November Tips for the Garden

white fir tree
White fir tree at Grimm’s Gardens

We do not think about there being much to do in the garden in November. However, November in Northeast Kansas is usually snow free, and warm enough to work the ground for the next season.

This is also still a good time to plant trees, shrubs, and perennials, as long as the ground is not frozen. Hold off on putting in new evergreens though, unless you have wilt-pruf or a similar anti-desiccant. Winter is usually drier (less humidity), causing the needles of evergreens to dry out. This is a problem for newly planted evergreens.

Things to do in the Vegetable Garden

  • If you have not already done so, plant garlic. Garlic can be planted successfully up until the ground is frozen.
  • Clean up the vegetable garden by removing dead plants, canes, and leaves to the compost pile
  • Remove mulch and debris from permanent beds and put in the compost pile
  • Add a fresh layer of new compost and shredded leaves to permanent beds
  • Add season extenders to the fall vegetables areas (low-tunnels)
  • If you have large beds that require tilling, add shredded leaves and compost, then till
tree wrap on a maple
Tree wrap on a young maple

Things to do in the Landscape

  • Water newly planted trees, shrubs, and perennials when the daytime temperatures are above 40 degrees F, once a week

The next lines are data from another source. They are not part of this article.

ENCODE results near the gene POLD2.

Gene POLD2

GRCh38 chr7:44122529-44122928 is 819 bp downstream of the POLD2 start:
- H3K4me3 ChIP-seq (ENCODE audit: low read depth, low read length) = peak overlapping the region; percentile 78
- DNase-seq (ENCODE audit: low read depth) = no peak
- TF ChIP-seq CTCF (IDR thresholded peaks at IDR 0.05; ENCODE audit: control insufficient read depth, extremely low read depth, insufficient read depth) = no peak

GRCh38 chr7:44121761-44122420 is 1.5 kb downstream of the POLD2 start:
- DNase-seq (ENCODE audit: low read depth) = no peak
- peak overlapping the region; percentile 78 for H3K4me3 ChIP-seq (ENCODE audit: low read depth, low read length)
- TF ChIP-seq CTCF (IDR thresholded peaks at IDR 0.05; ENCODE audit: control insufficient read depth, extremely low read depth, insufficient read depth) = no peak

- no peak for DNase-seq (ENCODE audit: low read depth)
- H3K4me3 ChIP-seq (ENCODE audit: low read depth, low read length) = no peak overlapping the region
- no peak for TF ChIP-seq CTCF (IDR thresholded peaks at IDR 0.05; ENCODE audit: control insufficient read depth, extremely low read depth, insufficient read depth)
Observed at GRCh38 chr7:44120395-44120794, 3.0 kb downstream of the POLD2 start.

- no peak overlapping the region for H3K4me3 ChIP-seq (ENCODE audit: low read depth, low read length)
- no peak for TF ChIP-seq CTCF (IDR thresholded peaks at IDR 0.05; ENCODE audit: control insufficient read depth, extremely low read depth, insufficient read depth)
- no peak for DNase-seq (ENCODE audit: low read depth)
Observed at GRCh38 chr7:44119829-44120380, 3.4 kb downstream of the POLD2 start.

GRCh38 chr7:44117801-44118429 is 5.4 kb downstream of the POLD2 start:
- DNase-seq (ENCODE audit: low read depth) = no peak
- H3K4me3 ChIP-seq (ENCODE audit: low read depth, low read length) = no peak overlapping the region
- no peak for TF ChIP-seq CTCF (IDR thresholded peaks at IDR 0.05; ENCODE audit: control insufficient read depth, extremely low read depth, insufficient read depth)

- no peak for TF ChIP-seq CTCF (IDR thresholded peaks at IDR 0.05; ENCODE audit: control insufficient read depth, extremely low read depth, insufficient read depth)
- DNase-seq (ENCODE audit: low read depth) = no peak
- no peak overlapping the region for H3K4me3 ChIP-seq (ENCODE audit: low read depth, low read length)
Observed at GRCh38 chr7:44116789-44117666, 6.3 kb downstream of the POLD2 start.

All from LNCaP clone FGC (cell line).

• Collect seeds of your favorite wildflowers and scatter over a prepared bed for a wildflower meadow
  • Rejuvenate prune burning bushes, deciduous viburnums, spirea, and lilac once the leaves change color and fall
  • Wrap young trees (up to 2 inches in diameter) with bark protective wrap or plastic sleeves to protect from animals and sunscald
  • Apply rabbit repellants to susceptible shrubs (holly, burning bush, viburnums)
  • Continue planting trees, shrubs, perennials, and bulbs until the ground freezes
  • Apply wilt-pruf or a similar anti-desiccant to late-summer or fall planted evergreens
  • If you have not done so, cut back messy perennials (daylilies, hosta, iris, peony, hardy hibiscus)
Holiday container
Holiday container

Annuals and Containers

  • If you have not cleaned out your annual beds or containers, do this now
  • Cut evergreens, dogwood, seedheads, and berry stems for holiday containers
  • Arrange holiday containers before Thanksgiving

Birds and Wildlife

  • Place birdfeeders outside (I put mine away for summer) away from windows
  • Use high quality black oil sunflowers, safflower, and/or grains to attract the biggest variety of birds
  • Provide squirrels with #2 yellow corn on the cob
  • Leave small brush piles as cover for birds and small animals
  • Keep ponds open at one spot with a tank heater or break the ice so animals can get a drink
  • Use a heated birdbath and refill daily for birds
  • Leave some seedheads for birds (coneflower, bachelor’s buttons, zinnias, asters, goldenrod)

Preparing for Next Season

  • Take inventory of what seeds you have and prepare a list for ordering
  • Order seeds now to avoid a rush next spring
  • Collect seeds from annuals – zinnias, marigolds, cardinal vine, cleome, bachelor’s buttons, tassel flower, gomphrena, hyacinth bean, helenium, sunflower, tithonia, talinum, verbena, thunbergia
Seeds from Baker Creek Heirloom Seeds and Renee’s (Ordered from Grimm’s Gardens)


  • Drain garden hoses after each use
  • Prepare covered buckets of ice melt or sand for the walks and driveway
  • Place snow shovels in strategic locations (by the front door or garage door)


November is the time to begin settling down for winter in the garden, but there is still plenty to do. Preparing the vegetable garden now will allow for easy access next spring and early planting.

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